(Ausonius, Epigrams, 19.23.4)
There is no trust for the poor.
(Pron = NOO-lah FEE-days in-OH-pee)
Comment: I do not have access to the full text of Ausonius? epigram, so I
also have no context. (heads up: that was the disclaimer!).
My soon to be 14 year old daughter asked me yesterday why ?people? say that
Gwinnett County, GA (where we live) is ?the ghetto?. I asked her who
?people? are who say this? As it turns out, after having spent a weekend
with friends who live in a more rural county in GA, this comment had been made
I asked her what she thought ?ghetto? meant to these friends of hers. Mind
you, while we were having this conversation, we were driving through Gwinnett
County on our way to the YMCA that we belong to. Finally, she was able to
articulate that to her friends, ?ghetto? is a negative term, and that it
means a place where ?black people live?.
The Latin term ?inops? in this epigram is actually an adjective with a wide
range of meaning that covers many kinds of ?lack?. If you lack money, you
are ?inops?. If you are bald, you are ?inops?. If you have a poor or
deficient vocabulary, you are ?inops?. If you are destitute of, stripped
of, or without, lacking in, deficient in or poor in any regard, you are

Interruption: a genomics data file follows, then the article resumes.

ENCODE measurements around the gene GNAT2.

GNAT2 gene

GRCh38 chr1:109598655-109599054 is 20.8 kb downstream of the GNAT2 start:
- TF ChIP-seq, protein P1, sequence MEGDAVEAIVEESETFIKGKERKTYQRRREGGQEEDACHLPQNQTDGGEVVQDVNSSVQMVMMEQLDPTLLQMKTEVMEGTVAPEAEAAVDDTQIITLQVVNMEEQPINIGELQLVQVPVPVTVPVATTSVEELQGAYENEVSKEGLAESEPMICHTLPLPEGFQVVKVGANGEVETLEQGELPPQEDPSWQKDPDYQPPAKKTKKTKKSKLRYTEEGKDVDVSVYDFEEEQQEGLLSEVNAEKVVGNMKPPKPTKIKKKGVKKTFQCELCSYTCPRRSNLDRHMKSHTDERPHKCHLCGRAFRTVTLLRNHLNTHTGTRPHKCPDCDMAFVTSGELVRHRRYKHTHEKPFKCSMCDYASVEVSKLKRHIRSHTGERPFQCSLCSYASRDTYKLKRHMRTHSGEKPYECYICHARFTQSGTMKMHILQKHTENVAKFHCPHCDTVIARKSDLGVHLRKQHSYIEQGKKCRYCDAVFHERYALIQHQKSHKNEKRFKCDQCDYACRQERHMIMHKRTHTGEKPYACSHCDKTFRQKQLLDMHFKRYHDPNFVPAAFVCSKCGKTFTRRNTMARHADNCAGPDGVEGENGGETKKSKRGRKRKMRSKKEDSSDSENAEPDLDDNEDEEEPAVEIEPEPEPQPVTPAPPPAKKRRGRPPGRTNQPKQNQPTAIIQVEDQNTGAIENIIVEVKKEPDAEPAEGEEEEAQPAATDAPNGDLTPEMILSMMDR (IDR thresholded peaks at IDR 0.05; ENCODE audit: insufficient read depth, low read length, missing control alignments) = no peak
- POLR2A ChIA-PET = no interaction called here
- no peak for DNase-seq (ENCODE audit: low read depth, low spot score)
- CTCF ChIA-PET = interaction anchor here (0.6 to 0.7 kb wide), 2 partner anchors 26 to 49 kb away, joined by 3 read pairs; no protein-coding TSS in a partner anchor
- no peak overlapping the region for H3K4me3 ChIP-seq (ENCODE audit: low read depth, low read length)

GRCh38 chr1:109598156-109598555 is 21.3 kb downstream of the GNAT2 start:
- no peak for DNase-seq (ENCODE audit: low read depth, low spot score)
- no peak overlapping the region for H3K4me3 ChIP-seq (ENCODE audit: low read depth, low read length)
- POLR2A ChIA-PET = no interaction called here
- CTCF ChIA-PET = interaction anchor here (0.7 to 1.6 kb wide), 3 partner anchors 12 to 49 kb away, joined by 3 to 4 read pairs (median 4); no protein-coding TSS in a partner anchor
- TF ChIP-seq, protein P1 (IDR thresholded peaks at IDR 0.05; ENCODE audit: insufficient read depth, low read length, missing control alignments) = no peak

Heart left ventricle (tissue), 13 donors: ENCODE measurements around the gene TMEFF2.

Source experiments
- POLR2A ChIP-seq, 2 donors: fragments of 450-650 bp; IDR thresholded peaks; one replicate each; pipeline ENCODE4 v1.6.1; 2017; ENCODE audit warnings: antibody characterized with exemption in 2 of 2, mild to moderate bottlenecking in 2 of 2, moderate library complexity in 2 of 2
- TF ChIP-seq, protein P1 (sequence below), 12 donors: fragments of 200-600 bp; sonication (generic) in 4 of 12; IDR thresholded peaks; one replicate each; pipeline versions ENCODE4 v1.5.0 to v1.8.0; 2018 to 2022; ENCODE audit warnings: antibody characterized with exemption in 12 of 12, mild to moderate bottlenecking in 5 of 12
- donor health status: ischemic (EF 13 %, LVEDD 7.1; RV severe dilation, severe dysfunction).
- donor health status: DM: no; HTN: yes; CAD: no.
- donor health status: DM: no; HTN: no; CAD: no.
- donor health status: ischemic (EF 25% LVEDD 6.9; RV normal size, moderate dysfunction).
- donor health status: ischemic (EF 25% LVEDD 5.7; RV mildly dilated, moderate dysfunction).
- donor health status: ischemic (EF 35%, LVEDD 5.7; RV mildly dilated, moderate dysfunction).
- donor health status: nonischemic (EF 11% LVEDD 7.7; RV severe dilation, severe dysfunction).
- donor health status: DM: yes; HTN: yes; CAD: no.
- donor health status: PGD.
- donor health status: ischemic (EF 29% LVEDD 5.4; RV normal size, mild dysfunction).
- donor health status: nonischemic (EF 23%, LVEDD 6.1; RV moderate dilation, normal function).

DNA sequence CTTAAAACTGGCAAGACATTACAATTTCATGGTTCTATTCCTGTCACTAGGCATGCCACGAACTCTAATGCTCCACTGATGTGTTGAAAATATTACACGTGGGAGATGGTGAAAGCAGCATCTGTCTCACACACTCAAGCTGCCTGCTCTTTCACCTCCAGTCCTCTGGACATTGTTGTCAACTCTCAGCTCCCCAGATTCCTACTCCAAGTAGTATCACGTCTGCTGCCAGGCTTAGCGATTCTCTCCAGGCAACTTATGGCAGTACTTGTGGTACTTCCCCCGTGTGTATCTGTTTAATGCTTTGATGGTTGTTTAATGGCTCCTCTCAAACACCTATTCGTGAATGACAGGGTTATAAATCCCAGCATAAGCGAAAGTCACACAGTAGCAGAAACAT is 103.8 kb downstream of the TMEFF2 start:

?inops?. That covers most of us!
To the point: if you are not accorded respect and human dignity, then you are
considered ?inops?, and this lack of trust for the ?poor? is largely a
problem that reflects as much on the one not trusting as on the poor. I would
say that it reflect more on the ?not trusting one? (which, by the way, in
Latin is ?infidelis??the root of our word ?infidel?).
My daughter and I talked about the historical use of the word ?ghetto?, that
it once included Jewish people rounded up by the Nazis and forced to live in
neighborhoods designated by them, and so, ?ghetto? meant no choice,
coercion, and ultimately, genocide. Those Jewish ghettos, though, included
many wealthy and not so wealthy persons. It had nothing to do with financial
poverty. We also talked about how ghetto has also meant economically poor
neighborhoods, which could be ethnicity related or not. In those cases, people
were limited by their financial means.
I asked her to look around as we drove through Gwinnett County. Did she
generally see people being forced to live here? (no). Did she see vast
amounts of poor neighborhoods (no?though, Gwinnett county has poor
neighborhoods like any place). What we do see, in our neighborhood, at our
YMCA, in our schools, in the malls and stores we frequent, are people from all
over the world. We do not live in a lilly-white world. And then for a few
minutes we talked about having a ?ghetto-mind?, one based on ignorance,
fear, and racism. It was the ignorance, fear and racism that were not to be
(Used with permission)
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